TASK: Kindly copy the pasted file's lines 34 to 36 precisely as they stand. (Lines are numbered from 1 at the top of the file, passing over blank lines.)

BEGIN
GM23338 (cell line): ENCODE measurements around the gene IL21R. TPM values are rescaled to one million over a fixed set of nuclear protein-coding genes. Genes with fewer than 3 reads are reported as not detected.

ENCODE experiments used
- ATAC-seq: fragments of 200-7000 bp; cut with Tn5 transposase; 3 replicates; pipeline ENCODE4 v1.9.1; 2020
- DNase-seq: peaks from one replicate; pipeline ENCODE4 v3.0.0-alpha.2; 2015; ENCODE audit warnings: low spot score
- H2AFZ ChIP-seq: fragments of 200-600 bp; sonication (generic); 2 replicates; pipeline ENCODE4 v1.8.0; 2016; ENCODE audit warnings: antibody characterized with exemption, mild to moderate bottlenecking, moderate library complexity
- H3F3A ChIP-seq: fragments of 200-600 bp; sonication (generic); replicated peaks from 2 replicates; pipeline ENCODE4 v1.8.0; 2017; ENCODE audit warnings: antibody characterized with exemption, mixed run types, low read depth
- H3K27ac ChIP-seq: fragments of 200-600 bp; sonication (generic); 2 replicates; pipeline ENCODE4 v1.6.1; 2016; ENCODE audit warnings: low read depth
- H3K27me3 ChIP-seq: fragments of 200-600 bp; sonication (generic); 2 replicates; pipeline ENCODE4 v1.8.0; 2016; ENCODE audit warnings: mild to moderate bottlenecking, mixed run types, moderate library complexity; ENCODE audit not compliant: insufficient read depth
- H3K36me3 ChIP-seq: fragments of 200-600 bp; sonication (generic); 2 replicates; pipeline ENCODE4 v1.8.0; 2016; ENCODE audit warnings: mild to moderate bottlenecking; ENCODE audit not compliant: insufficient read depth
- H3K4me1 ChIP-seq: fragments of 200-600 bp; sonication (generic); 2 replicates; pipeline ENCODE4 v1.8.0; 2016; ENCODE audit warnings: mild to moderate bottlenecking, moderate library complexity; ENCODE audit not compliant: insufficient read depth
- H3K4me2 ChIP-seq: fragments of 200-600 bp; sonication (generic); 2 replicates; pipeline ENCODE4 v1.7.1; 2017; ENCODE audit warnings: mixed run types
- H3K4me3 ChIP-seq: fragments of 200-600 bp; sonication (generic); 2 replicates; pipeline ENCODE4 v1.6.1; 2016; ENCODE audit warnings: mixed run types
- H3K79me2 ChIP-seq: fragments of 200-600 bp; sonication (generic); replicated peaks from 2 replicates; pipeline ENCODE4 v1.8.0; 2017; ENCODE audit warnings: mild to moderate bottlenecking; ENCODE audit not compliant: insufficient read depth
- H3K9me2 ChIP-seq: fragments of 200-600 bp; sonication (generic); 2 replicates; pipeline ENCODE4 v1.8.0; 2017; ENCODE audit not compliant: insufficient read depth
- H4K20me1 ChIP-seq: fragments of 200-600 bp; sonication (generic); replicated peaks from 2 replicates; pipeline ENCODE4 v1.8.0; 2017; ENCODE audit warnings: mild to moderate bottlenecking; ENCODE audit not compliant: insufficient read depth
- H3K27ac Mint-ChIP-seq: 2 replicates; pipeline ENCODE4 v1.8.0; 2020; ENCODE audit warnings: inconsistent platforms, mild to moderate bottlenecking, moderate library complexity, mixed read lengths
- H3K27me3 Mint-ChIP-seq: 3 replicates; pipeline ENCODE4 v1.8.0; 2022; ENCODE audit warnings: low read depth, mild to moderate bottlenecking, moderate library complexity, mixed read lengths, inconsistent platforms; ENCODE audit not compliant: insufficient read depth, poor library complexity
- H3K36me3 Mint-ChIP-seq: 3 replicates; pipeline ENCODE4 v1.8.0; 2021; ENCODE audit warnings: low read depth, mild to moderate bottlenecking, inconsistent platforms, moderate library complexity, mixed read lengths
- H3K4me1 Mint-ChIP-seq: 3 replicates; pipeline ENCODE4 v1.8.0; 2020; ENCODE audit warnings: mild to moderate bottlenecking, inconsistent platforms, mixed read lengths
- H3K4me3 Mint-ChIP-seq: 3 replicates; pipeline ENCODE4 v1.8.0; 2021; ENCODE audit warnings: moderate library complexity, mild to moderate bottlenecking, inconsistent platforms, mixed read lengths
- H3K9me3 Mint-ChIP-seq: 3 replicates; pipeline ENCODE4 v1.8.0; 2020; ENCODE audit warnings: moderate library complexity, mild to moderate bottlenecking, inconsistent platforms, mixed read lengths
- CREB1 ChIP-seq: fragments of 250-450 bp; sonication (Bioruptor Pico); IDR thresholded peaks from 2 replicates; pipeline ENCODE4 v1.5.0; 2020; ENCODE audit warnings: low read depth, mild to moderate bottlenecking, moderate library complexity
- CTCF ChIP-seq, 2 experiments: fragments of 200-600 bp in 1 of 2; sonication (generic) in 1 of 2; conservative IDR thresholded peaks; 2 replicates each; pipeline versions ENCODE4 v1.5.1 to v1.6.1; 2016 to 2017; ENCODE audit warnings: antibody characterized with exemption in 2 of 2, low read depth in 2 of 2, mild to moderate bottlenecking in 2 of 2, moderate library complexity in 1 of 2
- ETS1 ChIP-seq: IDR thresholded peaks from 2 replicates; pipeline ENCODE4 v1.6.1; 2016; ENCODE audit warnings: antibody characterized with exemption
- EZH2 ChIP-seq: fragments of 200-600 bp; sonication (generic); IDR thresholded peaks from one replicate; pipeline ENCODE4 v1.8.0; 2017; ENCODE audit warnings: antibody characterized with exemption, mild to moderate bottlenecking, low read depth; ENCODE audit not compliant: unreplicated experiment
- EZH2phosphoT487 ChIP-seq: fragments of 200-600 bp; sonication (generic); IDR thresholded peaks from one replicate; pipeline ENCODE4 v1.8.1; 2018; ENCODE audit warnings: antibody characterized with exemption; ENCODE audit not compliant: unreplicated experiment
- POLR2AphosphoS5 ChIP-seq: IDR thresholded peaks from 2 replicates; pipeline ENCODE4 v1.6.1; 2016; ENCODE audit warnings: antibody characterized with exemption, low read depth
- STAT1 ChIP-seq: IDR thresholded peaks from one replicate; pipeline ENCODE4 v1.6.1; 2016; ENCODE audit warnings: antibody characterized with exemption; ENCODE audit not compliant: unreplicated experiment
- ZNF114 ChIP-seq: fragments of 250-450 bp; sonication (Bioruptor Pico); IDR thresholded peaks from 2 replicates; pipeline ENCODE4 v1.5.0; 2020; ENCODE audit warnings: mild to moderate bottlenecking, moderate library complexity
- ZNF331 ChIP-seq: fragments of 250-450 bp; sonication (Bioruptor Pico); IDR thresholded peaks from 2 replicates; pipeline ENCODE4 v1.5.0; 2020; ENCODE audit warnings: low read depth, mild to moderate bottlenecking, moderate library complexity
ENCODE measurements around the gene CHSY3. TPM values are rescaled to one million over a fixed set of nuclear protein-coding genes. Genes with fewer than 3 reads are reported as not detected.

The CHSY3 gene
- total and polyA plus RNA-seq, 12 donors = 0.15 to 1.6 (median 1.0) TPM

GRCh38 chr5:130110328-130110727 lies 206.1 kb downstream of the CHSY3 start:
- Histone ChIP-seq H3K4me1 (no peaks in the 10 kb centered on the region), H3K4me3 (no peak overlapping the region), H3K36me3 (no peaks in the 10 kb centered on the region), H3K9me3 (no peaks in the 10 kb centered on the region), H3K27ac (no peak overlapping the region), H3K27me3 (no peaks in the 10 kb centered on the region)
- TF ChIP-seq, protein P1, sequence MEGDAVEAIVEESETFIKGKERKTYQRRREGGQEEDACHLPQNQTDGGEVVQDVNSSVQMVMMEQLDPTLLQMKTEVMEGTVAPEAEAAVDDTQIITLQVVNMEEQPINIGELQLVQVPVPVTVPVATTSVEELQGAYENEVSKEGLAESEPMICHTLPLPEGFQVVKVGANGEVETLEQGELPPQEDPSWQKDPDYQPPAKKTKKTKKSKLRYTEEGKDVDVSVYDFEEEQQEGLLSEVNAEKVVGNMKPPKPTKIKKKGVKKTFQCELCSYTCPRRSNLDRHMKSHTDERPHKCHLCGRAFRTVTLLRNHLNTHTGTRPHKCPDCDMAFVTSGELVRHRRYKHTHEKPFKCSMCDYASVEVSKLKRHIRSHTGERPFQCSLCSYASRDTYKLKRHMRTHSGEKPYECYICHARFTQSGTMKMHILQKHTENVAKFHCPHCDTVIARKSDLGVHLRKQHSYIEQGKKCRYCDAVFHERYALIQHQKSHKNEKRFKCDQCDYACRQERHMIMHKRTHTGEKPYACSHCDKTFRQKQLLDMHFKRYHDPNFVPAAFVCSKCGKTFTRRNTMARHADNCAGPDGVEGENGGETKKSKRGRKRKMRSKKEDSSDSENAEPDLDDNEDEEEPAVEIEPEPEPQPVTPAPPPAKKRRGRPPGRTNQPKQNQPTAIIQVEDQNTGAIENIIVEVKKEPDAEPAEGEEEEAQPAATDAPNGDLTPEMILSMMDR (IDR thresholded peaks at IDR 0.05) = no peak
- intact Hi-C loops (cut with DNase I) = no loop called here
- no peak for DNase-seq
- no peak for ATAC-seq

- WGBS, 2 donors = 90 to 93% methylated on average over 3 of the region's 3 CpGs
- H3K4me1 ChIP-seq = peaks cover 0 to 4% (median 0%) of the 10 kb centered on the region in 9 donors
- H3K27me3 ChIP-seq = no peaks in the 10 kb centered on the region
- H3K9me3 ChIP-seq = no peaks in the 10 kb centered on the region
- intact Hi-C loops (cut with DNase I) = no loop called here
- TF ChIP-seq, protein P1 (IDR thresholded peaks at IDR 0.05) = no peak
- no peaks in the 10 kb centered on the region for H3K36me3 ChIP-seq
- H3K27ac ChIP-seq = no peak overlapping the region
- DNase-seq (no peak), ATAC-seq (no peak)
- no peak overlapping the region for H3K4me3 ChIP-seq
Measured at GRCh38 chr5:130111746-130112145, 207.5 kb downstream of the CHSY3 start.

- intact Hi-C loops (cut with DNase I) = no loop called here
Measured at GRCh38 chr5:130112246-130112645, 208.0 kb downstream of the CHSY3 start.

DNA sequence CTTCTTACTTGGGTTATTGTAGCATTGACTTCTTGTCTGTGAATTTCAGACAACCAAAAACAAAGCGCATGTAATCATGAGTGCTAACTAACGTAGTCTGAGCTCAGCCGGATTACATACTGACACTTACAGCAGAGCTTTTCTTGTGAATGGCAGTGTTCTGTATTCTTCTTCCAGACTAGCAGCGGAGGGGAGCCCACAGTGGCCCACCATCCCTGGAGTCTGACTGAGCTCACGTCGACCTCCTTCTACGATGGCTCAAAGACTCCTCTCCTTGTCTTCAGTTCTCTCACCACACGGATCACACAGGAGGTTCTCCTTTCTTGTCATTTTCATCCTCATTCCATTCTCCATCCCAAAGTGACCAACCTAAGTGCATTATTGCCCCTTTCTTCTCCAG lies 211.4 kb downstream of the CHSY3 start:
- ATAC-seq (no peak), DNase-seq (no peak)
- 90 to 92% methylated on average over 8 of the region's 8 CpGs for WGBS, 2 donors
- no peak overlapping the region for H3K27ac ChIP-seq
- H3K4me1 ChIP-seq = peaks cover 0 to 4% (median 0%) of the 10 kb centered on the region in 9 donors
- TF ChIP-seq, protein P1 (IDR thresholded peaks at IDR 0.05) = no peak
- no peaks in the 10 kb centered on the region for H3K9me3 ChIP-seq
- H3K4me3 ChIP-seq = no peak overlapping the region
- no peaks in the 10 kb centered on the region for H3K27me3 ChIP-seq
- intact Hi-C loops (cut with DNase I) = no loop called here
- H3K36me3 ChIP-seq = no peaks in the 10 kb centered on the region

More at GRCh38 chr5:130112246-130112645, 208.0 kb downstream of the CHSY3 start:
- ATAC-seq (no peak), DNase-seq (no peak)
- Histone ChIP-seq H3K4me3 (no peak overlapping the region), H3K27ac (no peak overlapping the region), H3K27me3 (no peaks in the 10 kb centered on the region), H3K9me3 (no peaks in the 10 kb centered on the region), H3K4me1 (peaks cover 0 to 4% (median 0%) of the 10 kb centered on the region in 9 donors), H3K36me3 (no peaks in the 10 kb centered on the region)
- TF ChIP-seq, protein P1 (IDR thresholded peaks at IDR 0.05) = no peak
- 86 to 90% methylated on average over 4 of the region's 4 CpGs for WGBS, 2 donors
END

GRCh38 chr5:130110328-130110727 lies 206.1 kb downstream of the CHSY3 start:
- Histone ChIP-seq H3K4me1 (no peaks in the 10 kb centered on the region), H3K4me3 (no peak overlapping the region), H3K36me3 (no peaks in the 10 kb centered on the region), H3K9me3 (no peaks in the 10 kb centered on the region), H3K27ac (no peak overlapping the region), H3K27me3 (no peaks in the 10 kb centered on the region)
- TF ChIP-seq, protein P1, sequence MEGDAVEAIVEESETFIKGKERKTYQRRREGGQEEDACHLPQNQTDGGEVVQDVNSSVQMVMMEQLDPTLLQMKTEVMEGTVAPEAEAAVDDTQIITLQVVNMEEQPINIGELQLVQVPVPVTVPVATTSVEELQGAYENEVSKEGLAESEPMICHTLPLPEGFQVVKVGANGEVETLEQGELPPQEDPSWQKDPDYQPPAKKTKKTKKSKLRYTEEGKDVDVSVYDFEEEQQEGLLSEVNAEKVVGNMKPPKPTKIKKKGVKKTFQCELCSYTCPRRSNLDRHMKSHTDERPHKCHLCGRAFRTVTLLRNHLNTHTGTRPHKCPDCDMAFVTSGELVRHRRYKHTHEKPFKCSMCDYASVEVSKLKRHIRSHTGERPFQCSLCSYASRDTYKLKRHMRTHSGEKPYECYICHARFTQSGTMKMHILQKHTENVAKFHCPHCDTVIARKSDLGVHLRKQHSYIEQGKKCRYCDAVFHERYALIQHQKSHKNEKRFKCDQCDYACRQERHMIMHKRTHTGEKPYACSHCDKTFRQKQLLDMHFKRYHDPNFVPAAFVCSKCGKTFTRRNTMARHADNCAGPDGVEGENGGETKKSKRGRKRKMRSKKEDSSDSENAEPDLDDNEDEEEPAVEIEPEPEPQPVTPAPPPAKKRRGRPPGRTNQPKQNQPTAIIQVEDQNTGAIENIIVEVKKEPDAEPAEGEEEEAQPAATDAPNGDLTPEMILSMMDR (IDR thresholded peaks at IDR 0.05) = no peak